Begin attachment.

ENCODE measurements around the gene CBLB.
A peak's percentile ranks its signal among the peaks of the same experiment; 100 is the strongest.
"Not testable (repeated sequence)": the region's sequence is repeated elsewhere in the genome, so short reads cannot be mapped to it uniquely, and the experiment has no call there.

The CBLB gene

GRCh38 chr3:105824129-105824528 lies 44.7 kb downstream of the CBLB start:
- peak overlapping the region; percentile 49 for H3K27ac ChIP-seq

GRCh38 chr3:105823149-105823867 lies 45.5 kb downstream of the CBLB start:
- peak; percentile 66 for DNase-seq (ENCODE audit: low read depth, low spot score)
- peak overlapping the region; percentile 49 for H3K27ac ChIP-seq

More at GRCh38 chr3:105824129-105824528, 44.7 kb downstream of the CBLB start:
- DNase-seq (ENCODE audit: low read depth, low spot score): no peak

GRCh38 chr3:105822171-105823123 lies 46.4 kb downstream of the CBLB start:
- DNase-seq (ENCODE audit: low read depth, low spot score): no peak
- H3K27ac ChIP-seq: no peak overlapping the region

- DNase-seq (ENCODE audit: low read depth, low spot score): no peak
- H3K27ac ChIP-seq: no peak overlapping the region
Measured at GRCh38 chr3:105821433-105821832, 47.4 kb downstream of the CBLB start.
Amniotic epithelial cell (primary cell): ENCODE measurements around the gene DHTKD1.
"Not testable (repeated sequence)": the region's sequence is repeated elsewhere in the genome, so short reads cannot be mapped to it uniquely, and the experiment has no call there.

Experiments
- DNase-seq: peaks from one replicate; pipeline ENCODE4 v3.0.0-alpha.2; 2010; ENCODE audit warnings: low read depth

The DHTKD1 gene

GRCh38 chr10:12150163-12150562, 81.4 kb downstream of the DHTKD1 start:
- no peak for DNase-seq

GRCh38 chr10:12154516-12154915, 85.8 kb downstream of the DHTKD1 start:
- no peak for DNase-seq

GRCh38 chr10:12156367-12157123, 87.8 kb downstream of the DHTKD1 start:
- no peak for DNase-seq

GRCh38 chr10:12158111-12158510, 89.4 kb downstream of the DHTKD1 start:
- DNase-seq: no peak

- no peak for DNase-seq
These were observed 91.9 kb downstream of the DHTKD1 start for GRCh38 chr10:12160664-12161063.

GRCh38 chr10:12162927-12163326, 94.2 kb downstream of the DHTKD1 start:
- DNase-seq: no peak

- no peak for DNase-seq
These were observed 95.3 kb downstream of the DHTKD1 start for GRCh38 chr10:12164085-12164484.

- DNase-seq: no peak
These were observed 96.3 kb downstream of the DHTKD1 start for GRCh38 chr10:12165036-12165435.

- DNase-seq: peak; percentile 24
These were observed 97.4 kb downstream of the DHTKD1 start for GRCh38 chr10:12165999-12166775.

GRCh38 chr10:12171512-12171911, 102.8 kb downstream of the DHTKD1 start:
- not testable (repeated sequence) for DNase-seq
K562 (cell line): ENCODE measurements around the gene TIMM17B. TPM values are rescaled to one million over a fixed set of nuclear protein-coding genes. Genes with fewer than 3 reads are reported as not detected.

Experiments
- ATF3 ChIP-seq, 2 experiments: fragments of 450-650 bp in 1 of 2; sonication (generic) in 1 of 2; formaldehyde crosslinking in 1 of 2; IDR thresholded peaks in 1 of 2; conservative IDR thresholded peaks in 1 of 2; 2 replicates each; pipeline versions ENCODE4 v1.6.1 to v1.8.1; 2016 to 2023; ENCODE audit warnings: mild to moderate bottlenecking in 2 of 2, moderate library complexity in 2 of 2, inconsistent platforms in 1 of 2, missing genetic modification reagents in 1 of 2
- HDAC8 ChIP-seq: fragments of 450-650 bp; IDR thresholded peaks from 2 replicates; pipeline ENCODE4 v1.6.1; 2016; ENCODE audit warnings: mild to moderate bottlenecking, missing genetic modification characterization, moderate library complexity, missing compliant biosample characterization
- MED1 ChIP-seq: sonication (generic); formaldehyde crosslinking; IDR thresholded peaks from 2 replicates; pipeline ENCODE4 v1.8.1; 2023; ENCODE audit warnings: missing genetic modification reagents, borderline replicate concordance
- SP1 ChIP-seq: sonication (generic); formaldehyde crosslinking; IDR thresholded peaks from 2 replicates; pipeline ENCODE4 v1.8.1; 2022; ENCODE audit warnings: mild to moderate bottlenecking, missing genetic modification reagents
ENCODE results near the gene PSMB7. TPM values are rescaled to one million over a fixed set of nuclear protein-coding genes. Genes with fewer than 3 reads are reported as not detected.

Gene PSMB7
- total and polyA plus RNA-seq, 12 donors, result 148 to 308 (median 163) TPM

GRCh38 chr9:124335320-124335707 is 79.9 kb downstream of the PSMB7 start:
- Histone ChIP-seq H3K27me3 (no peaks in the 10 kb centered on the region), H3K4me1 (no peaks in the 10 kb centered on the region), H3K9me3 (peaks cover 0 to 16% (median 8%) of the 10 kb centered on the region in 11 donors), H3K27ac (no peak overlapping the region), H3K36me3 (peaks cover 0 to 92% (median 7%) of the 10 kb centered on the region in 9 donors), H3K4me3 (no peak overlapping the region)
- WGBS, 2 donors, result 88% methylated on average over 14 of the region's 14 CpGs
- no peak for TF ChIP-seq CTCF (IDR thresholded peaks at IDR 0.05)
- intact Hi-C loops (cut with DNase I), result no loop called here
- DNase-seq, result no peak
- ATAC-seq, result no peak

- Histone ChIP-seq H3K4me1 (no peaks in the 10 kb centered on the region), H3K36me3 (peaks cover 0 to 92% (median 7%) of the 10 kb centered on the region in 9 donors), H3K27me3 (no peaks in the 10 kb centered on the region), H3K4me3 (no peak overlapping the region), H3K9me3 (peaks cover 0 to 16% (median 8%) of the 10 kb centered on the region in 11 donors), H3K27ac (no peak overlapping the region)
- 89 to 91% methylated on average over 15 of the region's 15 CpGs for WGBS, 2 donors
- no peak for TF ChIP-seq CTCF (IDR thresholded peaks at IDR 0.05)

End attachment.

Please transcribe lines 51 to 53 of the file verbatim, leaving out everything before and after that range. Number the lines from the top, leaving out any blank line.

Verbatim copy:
- total and polyA plus RNA-seq, 12 donors, result 148 to 308 (median 163) TPM

GRCh38 chr9:124335320-124335707 is 79.9 kb downstream of the PSMB7 start:
- Histone ChIP-seq H3K27me3 (no peaks in the 10 kb centered on the region), H3K4me1 (no peaks in the 10 kb centered on the region), H3K9me3 (peaks cover 0 to 16% (median 8%) of the 10 kb centered on the region in 11 donors), H3K27ac (no peak overlapping the region), H3K36me3 (peaks cover 0 to 92% (median 7%) of the 10 kb centered on the region in 9 donors), H3K4me3 (no peak overlapping the region)